This review won't spoil the twist ending of The Life Before Her Eyes, a drama that follows Uma Thurman and Evan Rachel Wood as the same woman at two different ages. Granted, acknowledging the very existence of a surprise resolution may qualify as too much information.
But the film's director, Vadim Perelman, might not mind spoiler reviews. Perelman told a Tucson film critic, "What's strange about this film is unless [audiences] know the twist, I don't think they enjoy the movie ... I've come to the conclusion that it's better to know and kind of follow along."
The Life Before Her Eyes' revelation lacks the script-flipping originality and narrative depth of the most famous twist endings. If anything, the film would be stronger without trying to emulate the M. Night Shyamalan fad. Perelman's quote could offer license to give away the film's secrets, but other problems haunt The Life Before Her Eyes more directly.
Thurman plays Diana, a wife, mother and college lecturer who, having survived a Columbine-style school shooting, lives in the shadow of the event's trauma. As a teenager, Wood's Diana was on the scene of the massacre, which turned her already troubled adolescence upside-down.
Wood's side of the story jumps back and forth between the day of the shooting and earlier incidents of Diana's teen rebelliousness. It's not always easy to follow the sequence of events. Fortunately, Thurman's track only moves forward as she dreads the massacre's impending anniversary, and discovers problems with her philosophy professor husband (Brett Cullen) and their adorable but willful daughter Emma (Gabrielle Brennan).
Life's most striking quality is the gulf between Diana's nervous, doubtful adult life and the fearlessness of her teenage years, during which her poor judgment belies her intelligence. Thurman delivers an expressive portrayal of Diana's poor self-esteem, especially as she squirms like a schoolgirl when meeting one of Emma's stern teachers. As an adult, Diana worries that her daughter inherited the same reckless streak, but she can't figure out how to redirect it.
The present-day scenes never give Thurman a foil, and play like a cookie-cutter supernatural thriller, only without explicit scares. The flashbacks benefit from the sharply written, insightful relationship between Diana and Maureen (Susan Sarandon's daughter Eva Amurri). They're best friends even though Maureen's devout, evangelical beliefs make her the polar opposite of Diana's sexually experienced pot smoker.
Emil Stern's script, which is based on Laura Kasischke's novel, offers an unusually realistic and complex portrait of a Christian teenager – one who wears blue jeans and doesn't quote Scripture like the stereotypical brainwashed cult member in most movies. It's a little too pat when Diana compares them to "the virgin and the whore" as art history archetypes, but their conversations give the film its most subtle, unforced philosophical dimensions (and are played marvelously by the young actresses). Maureen's faith gives her confidence in the meaning of life, while Diana searches for transcendence in more haphazard, potentially risky ways.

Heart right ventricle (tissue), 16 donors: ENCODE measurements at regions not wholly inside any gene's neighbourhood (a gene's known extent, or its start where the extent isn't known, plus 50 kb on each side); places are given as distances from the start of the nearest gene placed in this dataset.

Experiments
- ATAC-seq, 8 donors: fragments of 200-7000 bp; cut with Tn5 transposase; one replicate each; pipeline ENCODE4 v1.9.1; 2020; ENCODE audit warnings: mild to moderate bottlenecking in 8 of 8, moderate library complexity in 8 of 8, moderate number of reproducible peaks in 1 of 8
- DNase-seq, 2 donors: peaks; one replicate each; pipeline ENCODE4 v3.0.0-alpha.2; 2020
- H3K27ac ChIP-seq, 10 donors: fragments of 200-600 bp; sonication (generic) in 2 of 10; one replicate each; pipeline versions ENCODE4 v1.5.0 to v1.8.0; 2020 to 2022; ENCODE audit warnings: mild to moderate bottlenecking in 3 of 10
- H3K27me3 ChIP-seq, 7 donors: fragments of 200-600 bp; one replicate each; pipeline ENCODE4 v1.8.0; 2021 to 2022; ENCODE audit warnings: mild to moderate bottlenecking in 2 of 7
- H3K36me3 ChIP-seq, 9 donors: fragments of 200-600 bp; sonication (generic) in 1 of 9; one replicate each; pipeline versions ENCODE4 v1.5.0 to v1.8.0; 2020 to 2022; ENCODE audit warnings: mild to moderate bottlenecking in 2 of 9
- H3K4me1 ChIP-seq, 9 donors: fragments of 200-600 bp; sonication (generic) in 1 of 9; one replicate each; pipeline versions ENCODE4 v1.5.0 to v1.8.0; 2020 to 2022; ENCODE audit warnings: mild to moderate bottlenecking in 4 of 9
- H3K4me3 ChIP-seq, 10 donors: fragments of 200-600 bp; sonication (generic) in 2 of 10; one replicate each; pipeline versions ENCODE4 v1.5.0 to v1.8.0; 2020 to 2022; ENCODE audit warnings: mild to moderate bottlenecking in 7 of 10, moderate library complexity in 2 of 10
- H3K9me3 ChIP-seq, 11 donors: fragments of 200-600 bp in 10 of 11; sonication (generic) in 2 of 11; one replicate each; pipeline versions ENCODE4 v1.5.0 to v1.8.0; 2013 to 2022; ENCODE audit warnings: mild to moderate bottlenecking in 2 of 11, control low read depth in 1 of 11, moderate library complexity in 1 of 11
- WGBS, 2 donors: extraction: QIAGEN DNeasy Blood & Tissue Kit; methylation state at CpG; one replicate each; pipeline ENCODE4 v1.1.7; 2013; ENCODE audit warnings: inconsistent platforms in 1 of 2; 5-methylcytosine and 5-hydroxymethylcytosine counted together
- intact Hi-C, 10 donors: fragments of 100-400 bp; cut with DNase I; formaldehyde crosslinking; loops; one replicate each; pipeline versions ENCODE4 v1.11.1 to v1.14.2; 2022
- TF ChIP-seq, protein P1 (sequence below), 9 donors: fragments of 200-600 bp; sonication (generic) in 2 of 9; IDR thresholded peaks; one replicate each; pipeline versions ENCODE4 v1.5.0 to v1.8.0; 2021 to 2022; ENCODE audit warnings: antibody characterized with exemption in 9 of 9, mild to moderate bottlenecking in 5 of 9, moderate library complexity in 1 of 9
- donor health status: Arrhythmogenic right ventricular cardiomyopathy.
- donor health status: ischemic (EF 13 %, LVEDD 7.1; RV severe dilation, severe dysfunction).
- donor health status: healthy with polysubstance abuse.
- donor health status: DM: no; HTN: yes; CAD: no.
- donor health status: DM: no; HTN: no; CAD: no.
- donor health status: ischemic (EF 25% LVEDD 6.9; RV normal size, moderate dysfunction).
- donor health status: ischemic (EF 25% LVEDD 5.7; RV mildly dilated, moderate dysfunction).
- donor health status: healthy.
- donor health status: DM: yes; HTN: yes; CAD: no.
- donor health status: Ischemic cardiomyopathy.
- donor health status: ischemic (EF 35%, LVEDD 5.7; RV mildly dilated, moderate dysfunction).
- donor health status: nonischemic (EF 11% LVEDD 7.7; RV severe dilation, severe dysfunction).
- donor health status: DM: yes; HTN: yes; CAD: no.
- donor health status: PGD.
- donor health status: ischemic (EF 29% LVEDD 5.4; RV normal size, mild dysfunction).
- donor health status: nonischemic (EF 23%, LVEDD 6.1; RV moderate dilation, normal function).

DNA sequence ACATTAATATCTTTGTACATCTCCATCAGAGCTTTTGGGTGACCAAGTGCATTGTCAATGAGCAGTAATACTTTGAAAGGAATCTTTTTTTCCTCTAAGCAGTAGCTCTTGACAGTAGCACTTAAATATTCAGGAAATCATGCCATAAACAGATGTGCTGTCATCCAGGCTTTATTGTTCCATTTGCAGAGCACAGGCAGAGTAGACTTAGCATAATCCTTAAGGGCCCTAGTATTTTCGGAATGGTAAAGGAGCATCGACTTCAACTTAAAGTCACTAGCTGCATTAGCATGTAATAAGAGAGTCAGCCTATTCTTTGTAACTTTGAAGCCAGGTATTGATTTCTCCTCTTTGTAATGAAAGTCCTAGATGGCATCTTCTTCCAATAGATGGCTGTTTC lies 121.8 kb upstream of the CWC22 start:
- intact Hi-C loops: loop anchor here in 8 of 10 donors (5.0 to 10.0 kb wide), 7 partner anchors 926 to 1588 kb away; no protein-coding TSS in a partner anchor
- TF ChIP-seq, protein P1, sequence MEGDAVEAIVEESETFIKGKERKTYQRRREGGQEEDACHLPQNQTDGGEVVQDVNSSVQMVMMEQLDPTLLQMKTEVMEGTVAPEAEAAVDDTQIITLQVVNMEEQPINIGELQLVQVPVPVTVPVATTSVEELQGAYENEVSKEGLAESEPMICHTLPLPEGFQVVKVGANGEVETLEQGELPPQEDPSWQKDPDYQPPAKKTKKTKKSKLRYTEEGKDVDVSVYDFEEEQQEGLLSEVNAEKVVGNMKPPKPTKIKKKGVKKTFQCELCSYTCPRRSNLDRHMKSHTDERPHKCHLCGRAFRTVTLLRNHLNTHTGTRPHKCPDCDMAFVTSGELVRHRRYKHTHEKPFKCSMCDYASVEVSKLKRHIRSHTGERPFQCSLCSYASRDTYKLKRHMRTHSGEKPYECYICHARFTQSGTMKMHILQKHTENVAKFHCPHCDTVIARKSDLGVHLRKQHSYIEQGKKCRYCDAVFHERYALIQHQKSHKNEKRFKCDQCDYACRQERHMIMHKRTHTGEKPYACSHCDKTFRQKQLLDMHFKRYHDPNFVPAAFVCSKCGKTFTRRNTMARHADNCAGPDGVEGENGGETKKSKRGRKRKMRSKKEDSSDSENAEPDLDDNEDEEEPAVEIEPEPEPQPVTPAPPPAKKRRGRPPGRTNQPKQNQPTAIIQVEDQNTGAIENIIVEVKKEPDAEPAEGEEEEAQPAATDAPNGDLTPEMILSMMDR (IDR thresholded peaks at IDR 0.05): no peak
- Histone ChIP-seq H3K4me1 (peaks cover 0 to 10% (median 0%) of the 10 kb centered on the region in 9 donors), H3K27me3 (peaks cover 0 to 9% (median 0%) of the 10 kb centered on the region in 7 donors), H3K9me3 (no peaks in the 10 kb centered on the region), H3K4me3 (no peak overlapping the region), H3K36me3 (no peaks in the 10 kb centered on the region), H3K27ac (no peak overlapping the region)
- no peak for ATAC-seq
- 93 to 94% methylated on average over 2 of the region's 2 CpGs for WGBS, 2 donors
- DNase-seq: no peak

The Life Before Her Eyes affirms Perelman's affinity with actors he showed in his debut film, The House of Sand and Fog. Perelman's willingness to embrace grim subject matter proves easier to admire than enjoy, however, and his depressive tone nearly suffocates the film. While Sand and Fog had the benefit of a sharply observed clash between two cultures, Life sinks under the weight of banal dialogue: "When is it all gonna start?" "When is what going to start?" "Our lives."
The movie's lush, dreamy photography captures flowers, aquariums and insects in surreal close-ups, but the film practically drops its symbols on the audience's heads. Cougars are not just mentioned for maternal qualities on television – young Diana's boyfriend even has a live, caged cougar at his apartment. The recurring use of the Zombies' first hit song provides some heavy-handed foreshadowing.
Whether a sneaky, stylish thriller or an overly serious think-piece like The Life Before Her Eyes, a film shouldn't use its twist as a crutch. Ideally, an unexpected ending adds another dimension to a film that could stand on its own otherwise. The Sixth Sense would be a crackling occult mystery even if Bruce Willis' character were alive. Plus, a smart reveal should make re-evaluating the story more rewarding. Take The Crying Game for instance: "Say, if Jaye Davidson's a dude, then that means Forest Whitaker's character was ... oh."
The Life Before Her Eyes' twist is easy enough to guess that most audiences will find themselves ahead of the plot. The movie's portentous discussions of "conscience" only belabor the points. Thurman's, Wood's and Amurri's performances are all strong enough that they deserve a straightforward exploration of intriguing ideas about survivor's guilt, and the gap between youthful aspirations and adult life. Instead, The Life Before Her Eyes stakes its best aspects on the strength of the kind of gimmicky "gotcha" we can see coming a mile away.